FG Regrets Low Hepatitis Awareness, Treatment

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World Hepatitis Day: Over 18m Nigerians Infected with Hepatitis – Minister

The Federal Government has expressed regrets over the low awareness and under-treated of hepatitis infection in the country.

The Minister of Health, Dr. Osagie Ehanire, stated this at the commemoration of the 2022 World Hepatitis Day in Abuja.

The News Agency of Nigeria reports that World Hepatitis Day takes place every year on July 28 bringing the world together under a single theme to raise awareness of the global burden of viral hepatitis.

He expressed regrets that viral hepatitis which remains a public health threat, especially hepatitis B and C, which causes chronic infection with attendant morbidity and mortality are under-diagnosed.

Consequently, he said, nearly 20 million people were living with either hepatitis B or C in the country, which he said still poses public health challenges across the nation.

“The spread of Hepatitis B and C, similar to HIV, is fueled by unsafe sexual behavior and injection practices, unsafe blood transfusion, harmful practices such as sharing of sharp objects for scarification marks, tattoos, etc and Mother-to-Child transmission”.

“We acknowledge the need to do much more than ever before to address this. The global theme for this year is ‘Bringing Hepatitis Care Closer to You’, he said.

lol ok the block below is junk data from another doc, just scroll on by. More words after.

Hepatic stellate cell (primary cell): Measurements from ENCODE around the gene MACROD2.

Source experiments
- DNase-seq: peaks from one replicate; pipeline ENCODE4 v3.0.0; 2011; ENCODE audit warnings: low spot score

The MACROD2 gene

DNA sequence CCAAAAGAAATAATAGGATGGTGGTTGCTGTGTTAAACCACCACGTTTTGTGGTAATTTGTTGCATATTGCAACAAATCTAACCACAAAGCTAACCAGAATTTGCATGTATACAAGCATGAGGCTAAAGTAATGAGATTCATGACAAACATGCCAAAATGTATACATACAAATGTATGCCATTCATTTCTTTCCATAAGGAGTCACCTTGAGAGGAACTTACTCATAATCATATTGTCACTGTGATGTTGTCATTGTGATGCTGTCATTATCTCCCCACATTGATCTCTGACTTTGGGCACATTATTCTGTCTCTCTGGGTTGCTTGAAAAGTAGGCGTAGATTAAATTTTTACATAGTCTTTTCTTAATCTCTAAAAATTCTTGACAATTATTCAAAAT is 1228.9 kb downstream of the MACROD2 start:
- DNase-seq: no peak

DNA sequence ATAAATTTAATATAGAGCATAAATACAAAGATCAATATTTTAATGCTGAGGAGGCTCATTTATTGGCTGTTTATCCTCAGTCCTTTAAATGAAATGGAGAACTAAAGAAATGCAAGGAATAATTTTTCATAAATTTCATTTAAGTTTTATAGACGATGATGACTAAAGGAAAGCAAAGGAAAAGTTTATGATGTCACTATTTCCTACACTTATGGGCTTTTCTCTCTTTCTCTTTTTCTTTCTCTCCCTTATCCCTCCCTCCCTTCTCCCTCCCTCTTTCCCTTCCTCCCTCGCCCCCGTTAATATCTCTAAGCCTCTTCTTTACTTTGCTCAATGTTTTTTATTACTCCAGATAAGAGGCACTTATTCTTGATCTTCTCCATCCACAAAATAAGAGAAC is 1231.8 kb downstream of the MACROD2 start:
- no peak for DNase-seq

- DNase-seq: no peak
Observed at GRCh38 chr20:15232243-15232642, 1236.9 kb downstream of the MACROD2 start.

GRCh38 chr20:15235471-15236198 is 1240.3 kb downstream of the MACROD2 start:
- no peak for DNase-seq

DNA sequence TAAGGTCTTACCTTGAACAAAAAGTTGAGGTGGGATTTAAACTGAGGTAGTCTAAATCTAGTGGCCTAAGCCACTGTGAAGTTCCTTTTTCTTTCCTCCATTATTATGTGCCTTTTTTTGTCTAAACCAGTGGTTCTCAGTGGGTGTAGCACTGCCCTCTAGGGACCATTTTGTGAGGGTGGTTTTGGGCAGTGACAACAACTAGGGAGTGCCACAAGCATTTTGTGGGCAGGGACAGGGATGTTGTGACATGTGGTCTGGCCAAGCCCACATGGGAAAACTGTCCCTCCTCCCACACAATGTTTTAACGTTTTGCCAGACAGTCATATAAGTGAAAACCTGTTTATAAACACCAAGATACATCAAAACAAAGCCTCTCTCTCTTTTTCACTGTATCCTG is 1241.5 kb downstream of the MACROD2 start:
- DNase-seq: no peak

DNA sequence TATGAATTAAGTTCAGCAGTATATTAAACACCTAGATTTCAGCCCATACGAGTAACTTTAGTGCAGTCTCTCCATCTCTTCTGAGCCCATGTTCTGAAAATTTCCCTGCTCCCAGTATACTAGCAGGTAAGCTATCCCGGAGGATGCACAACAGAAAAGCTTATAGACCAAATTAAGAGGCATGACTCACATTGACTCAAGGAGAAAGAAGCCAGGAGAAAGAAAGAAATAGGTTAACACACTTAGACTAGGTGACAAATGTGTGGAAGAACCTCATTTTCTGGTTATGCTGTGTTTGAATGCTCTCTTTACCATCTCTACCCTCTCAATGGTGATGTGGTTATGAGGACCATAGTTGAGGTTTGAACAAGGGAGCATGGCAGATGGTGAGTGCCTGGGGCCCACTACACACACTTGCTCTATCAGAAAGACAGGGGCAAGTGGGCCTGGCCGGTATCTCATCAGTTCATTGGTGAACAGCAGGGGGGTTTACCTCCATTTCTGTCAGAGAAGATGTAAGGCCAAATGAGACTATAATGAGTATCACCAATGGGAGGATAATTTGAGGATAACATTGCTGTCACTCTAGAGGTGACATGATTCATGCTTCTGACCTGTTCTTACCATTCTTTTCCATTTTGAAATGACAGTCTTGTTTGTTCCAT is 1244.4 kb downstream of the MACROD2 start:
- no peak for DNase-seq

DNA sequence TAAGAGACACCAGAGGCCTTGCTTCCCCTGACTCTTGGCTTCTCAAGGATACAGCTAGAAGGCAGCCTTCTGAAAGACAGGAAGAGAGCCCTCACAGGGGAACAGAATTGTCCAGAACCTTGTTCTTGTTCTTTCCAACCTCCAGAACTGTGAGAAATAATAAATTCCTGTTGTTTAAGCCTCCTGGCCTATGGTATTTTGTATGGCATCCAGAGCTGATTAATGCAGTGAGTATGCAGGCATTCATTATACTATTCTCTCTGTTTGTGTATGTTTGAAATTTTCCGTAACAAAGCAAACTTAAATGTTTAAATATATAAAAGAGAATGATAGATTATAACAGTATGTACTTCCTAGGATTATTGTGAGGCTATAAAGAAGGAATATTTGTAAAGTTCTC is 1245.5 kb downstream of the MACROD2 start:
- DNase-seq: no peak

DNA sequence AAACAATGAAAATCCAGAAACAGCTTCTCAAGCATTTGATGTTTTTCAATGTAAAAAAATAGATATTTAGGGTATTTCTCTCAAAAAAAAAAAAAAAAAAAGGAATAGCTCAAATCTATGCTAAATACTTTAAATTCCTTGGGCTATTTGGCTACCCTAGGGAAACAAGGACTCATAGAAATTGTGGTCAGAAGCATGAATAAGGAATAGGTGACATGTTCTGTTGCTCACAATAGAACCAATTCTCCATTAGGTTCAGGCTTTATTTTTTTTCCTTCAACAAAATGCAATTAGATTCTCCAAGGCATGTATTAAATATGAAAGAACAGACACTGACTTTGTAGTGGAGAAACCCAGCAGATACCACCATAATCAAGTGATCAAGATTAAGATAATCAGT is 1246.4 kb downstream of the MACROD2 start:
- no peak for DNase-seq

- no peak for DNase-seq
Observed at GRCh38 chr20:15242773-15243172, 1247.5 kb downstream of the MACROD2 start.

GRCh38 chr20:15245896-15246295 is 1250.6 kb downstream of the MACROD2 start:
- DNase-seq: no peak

He said that in line with the 2022 theme, the ministry with support from partners is taking concrete steps to ensure that hepatitis care was indeed brought closer to every Nigerian.

He said that important policy and strategic documents, as well as treatment protocols for viral hepatitis, have been developed in line with the Global Health Sector Strategy for viral hepatitis control.

“You may be aware that in May this year at the 75th World Health Assembly, WHO member states approved a new Global Health Sector Strategy for Viral Hepatitis.

“I am happy to inform you that Nigeria has in alignment with the new strategy, developed our own National Strategic Framework for Viral Hepatitis aimed at achieving the global target of eliminating viral hepatitis by 2030”.